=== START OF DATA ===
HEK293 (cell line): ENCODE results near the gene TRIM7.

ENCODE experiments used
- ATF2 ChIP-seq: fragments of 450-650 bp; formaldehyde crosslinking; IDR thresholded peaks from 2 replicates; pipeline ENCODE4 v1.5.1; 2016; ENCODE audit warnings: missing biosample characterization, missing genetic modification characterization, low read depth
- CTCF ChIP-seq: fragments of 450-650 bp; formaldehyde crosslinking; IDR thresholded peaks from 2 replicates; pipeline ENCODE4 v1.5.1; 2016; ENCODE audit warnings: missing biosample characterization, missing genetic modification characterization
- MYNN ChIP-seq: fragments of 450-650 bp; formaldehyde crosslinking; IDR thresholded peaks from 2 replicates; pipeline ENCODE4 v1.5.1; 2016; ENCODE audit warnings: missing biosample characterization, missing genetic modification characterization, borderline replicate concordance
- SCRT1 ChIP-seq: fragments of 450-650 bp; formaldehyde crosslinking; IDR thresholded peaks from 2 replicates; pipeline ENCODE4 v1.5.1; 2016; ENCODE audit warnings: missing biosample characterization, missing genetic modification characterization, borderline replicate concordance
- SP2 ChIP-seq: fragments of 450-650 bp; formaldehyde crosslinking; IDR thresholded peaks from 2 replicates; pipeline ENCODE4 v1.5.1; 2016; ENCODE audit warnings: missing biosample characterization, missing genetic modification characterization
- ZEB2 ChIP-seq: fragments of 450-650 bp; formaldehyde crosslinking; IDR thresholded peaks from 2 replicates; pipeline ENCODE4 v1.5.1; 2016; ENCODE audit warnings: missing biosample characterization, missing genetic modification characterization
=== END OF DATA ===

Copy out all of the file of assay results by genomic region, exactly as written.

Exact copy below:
HEK293 (cell line): ENCODE results near the gene TRIM7.

ENCODE experiments used
- ATF2 ChIP-seq: fragments of 450-650 bp; formaldehyde crosslinking; IDR thresholded peaks from 2 replicates; pipeline ENCODE4 v1.5.1; 2016; ENCODE audit warnings: missing biosample characterization, missing genetic modification characterization, low read depth
- CTCF ChIP-seq: fragments of 450-650 bp; formaldehyde crosslinking; IDR thresholded peaks from 2 replicates; pipeline ENCODE4 v1.5.1; 2016; ENCODE audit warnings: missing biosample characterization, missing genetic modification characterization
- MYNN ChIP-seq: fragments of 450-650 bp; formaldehyde crosslinking; IDR thresholded peaks from 2 replicates; pipeline ENCODE4 v1.5.1; 2016; ENCODE audit warnings: missing biosample characterization, missing genetic modification characterization, borderline replicate concordance
- SCRT1 ChIP-seq: fragments of 450-650 bp; formaldehyde crosslinking; IDR thresholded peaks from 2 replicates; pipeline ENCODE4 v1.5.1; 2016; ENCODE audit warnings: missing biosample characterization, missing genetic modification characterization, borderline replicate concordance
- SP2 ChIP-seq: fragments of 450-650 bp; formaldehyde crosslinking; IDR thresholded peaks from 2 replicates; pipeline ENCODE4 v1.5.1; 2016; ENCODE audit warnings: missing biosample characterization, missing genetic modification characterization
- ZEB2 ChIP-seq: fragments of 450-650 bp; formaldehyde crosslinking; IDR thresholded peaks from 2 replicates; pipeline ENCODE4 v1.5.1; 2016; ENCODE audit warnings: missing biosample characterization, missing genetic modification characterization